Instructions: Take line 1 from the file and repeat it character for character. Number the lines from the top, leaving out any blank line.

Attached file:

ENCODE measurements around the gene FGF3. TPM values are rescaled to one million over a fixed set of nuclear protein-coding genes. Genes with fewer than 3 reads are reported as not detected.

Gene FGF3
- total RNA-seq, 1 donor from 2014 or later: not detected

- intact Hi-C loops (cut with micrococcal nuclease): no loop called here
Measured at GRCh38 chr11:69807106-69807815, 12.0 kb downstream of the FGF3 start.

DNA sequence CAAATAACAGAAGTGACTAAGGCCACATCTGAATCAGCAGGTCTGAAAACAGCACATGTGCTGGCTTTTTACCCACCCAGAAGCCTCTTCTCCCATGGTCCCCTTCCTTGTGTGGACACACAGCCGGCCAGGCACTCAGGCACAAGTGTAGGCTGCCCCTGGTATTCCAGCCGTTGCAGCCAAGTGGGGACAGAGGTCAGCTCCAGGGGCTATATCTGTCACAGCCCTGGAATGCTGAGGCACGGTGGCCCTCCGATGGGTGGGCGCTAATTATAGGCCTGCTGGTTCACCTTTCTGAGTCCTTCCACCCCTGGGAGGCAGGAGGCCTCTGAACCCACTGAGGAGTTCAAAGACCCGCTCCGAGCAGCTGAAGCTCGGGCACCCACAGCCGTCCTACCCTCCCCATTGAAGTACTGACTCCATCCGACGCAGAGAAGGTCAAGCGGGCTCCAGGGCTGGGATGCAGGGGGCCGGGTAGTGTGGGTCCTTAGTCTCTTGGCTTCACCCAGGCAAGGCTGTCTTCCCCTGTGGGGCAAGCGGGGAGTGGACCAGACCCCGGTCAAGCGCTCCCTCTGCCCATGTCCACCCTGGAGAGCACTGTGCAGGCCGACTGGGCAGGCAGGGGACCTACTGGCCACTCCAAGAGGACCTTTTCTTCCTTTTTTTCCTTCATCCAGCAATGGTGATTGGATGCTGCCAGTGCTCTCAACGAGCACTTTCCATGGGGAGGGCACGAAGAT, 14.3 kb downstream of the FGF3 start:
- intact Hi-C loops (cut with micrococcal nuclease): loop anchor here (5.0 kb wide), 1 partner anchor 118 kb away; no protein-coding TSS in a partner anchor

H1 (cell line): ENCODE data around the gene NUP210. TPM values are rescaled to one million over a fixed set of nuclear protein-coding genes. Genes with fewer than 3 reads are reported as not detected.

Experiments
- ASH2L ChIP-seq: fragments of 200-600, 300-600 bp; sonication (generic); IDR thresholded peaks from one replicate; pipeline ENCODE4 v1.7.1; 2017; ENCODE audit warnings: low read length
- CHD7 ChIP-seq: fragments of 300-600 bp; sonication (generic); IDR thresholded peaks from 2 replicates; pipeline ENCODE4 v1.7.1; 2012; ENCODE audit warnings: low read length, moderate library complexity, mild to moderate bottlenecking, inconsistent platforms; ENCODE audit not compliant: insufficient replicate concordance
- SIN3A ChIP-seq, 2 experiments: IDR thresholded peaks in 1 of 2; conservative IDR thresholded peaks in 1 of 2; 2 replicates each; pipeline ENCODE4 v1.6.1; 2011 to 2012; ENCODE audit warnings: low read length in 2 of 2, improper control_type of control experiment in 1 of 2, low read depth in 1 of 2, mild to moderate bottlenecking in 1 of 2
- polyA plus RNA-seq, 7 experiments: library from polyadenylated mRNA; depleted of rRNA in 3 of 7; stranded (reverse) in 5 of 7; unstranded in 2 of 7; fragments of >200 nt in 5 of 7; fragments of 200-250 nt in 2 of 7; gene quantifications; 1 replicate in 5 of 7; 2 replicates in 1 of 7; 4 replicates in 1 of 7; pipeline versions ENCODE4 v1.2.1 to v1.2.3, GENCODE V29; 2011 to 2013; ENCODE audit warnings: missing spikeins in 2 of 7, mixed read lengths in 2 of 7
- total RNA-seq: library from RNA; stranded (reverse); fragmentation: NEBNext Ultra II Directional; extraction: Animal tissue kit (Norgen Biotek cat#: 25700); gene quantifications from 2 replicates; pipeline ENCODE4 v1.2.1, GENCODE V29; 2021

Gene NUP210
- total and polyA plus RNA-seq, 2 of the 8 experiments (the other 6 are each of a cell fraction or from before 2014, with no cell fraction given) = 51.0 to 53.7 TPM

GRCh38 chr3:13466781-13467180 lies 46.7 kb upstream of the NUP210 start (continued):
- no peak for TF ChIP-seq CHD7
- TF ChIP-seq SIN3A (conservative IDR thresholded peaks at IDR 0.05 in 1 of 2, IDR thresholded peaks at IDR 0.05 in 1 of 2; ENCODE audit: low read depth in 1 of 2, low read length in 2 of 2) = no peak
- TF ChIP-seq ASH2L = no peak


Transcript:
ENCODE measurements around the gene FGF3. TPM values are rescaled to one million over a fixed set of nuclear protein-coding genes. Genes with fewer than 3 reads are reported as not detected.